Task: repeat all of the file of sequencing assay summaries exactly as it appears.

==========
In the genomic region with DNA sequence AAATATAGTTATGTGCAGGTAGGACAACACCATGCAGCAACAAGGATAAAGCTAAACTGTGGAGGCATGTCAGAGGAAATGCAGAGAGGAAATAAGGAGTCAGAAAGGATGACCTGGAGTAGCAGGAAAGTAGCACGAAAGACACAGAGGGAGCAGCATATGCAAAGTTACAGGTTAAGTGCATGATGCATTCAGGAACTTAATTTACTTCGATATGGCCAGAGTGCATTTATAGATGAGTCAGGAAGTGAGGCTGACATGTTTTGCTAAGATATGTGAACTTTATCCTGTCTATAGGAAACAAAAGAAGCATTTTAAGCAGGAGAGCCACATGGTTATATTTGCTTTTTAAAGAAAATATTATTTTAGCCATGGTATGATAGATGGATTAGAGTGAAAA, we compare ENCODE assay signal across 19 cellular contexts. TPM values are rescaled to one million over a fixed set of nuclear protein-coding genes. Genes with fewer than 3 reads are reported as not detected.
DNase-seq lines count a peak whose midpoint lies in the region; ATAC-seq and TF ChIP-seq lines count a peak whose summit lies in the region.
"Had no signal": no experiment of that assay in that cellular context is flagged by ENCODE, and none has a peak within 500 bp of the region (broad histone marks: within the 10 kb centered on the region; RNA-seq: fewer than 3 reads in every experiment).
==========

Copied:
In the genomic region with DNA sequence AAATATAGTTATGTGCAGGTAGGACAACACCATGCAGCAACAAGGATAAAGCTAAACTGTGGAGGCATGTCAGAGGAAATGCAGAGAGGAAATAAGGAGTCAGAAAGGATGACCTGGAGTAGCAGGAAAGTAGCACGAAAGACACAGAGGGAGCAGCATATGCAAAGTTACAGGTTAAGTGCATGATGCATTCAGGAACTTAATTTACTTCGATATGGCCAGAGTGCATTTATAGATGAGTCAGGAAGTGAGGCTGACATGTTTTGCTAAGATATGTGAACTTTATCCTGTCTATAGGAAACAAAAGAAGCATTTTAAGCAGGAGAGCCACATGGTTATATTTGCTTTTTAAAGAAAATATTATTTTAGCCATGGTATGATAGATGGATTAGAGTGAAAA, we compare ENCODE assay signal across 19 cellular contexts. TPM values are rescaled to one million over a fixed set of nuclear protein-coding genes. Genes with fewer than 3 reads are reported as not detected.
DNase-seq lines count a peak whose midpoint lies in the region; ATAC-seq and TF ChIP-seq lines count a peak whose summit lies in the region.
"Had no signal": no experiment of that assay in that cellular context is flagged by ENCODE, and none has a peak within 500 bp of the region (broad histone marks: within the 10 kb centered on the region; RNA-seq: fewer than 3 reads in every experiment).